McGovern Oh, my God. Weíll take it from here. Well, people have taken it from here. We have all kinds of nukes now, including these mini nukes. And we also have all kinds of technology that allows our government snoop on everything we do. Everything we do. Was that allowed? Well, it was not allowed, but it was done. How do we know? Ed Snowden has chapter and verse on that. So technology is a big that we can talk here via technology. But unless you have people who are kind of well trained and kind of think of a moral aspect to this court thing and just sort of respect for the Bill of Rights, like the Fourth Amendment, like the First Amendment, all of which are a bit endangered. Then you have the technology ruling the roost. Then you have explosions like the ones done on people that donít look like us. I emphasize that. I think thatís big. Okay? I think most of the world realizes that. So when we talk about an isolated Russia, right? Thatís bunk. Itís an isolated, literally white West. Thatís what we have here. Okay. The rest of the world, people of color. Even the Ukrainians are accusing the Russians of being Asians. Foreign agents with not the same price on life. So weíve divided ourselves, the world. Multipolar. Okay. But itís really bipolar. The really White West and the rest of the world, 80% of which are people of color. Now, the people of color are coming into their own now. Itís all over for the existential or the essential or indispensable West. And maybe I would maybe finish with a little ditty from Rudyard Kipling, which points this up in a way that I canít verbally. He said this. He said, You know, it is not it is not right for the Christian White to hustle the Asian brown for the Christian Rials and Asians smile to me wearth the Christian down. At the end of the fight lies a tombstone white with the name of the late deceased and the epitaph drear. A fool is here who tried to hustle the East. I think weíve been hustling east long enough. Weíre going to receive our comeuppance. It will come first in Ukraine, and it will come this fall. I hope the decision makers have some measure of moral strength to realize that, okay, we canít rule the world anymore. Letís not blow it up.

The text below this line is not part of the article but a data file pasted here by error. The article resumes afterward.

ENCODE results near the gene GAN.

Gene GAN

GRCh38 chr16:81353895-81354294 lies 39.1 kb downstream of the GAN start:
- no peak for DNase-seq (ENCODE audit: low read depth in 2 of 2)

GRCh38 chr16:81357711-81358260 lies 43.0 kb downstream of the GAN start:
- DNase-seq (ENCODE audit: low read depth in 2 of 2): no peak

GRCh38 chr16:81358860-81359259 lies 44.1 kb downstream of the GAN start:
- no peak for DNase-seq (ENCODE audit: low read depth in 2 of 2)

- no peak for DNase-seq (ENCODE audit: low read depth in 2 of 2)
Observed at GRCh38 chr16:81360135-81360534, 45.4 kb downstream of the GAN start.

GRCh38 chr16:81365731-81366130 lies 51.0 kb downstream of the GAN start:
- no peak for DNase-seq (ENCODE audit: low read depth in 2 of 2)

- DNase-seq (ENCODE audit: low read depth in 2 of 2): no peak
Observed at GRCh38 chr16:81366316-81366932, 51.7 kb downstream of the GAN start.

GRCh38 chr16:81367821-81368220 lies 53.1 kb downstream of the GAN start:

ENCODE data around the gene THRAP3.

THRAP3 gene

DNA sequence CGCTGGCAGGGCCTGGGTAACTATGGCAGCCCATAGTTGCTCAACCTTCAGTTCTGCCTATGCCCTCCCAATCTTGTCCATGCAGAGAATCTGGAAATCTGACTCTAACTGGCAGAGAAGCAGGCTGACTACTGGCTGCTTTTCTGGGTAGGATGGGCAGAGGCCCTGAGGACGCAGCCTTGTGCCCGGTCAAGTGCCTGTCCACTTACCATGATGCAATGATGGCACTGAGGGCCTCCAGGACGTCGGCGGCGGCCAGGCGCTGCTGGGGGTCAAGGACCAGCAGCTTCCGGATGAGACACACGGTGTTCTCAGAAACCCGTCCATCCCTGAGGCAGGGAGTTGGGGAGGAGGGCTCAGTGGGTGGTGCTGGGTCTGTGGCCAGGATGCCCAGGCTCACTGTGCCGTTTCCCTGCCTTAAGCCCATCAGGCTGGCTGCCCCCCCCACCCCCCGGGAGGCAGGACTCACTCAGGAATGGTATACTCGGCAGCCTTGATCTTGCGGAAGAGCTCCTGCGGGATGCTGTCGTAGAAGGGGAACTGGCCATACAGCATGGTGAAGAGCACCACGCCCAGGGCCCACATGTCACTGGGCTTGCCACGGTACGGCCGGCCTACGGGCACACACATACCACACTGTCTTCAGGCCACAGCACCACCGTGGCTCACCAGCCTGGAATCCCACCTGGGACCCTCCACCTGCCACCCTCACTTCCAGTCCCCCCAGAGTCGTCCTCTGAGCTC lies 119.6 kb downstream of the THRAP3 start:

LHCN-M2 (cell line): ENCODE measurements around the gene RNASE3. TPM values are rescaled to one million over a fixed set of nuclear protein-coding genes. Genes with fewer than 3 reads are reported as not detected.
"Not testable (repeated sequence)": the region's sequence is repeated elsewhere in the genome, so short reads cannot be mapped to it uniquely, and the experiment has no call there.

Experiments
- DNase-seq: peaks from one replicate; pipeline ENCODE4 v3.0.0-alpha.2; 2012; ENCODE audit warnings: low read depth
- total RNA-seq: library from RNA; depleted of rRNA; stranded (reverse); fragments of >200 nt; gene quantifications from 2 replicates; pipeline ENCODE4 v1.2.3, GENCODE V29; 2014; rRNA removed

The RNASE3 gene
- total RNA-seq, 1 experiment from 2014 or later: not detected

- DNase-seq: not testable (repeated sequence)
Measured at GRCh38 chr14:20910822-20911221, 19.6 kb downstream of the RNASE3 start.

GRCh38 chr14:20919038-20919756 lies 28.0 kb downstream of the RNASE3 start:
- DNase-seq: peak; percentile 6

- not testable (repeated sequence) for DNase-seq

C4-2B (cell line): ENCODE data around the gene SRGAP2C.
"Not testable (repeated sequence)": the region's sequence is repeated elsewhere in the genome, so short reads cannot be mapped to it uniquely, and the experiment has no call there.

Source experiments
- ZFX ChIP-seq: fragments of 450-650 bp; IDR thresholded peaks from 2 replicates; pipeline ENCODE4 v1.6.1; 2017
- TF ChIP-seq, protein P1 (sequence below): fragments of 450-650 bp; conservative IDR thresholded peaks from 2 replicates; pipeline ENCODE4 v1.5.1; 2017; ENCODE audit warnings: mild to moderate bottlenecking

Scheer And finally, what would be the terms of a peace that would be acceptable? It seems that we now have created a situation where weíve been there before and people have changed. But right now itís pretty much stated that there is no middle ground. 

McGovern Thatís true. But, you know, this all happened last spring, March and April of 2022, and there was an agreement. A draft agreement. Initialed by the Ukrainian side, which Mr. Putin held up. Held up before a meeting of African leaders just two weeks ago. Iím looking for that agreement. But I take it. I take it to be. Well, we know there was an agreement. The Turks say so. So does a former Israeli prime minister. The agreement was scotch. The agreement was put on the rubbish heap, as the British would say. Why? Because the U.S. didnít want an agreement. They sent Boris Johnson there. Now, this is not McGovern making it. This is in the Ukrainian press, for Godís sake. They say, look, if you make this agreement, youíre not going to get any more support from us. So you make a choice. Go with us or this agreement. This is it. Now, thatís what happens. A call for neutrality. It calls, a codicil were 18 paragraphs, and there was an appendix which talked about where troop deployments would go. And the U.S. didnít want to. Why? Because the U.S. admittedly wants to weaken Russia. Our defense secretary has said publicly, weíre going to move heaven and earth to defeat Russia. And the president in his delusionary way has said weíve already defeated Russia. Already Russia has lost. So itís not going to happen next several weeks and with the election coming on, well, Putin himself has said in the past that he realizes that many foreign policy moves on the part of Washington are are formed specifically to satisfy domestic political requirements. And so what that means, God knows, Putin doesnít know. Letís keep our seatbelts on and hope for the best.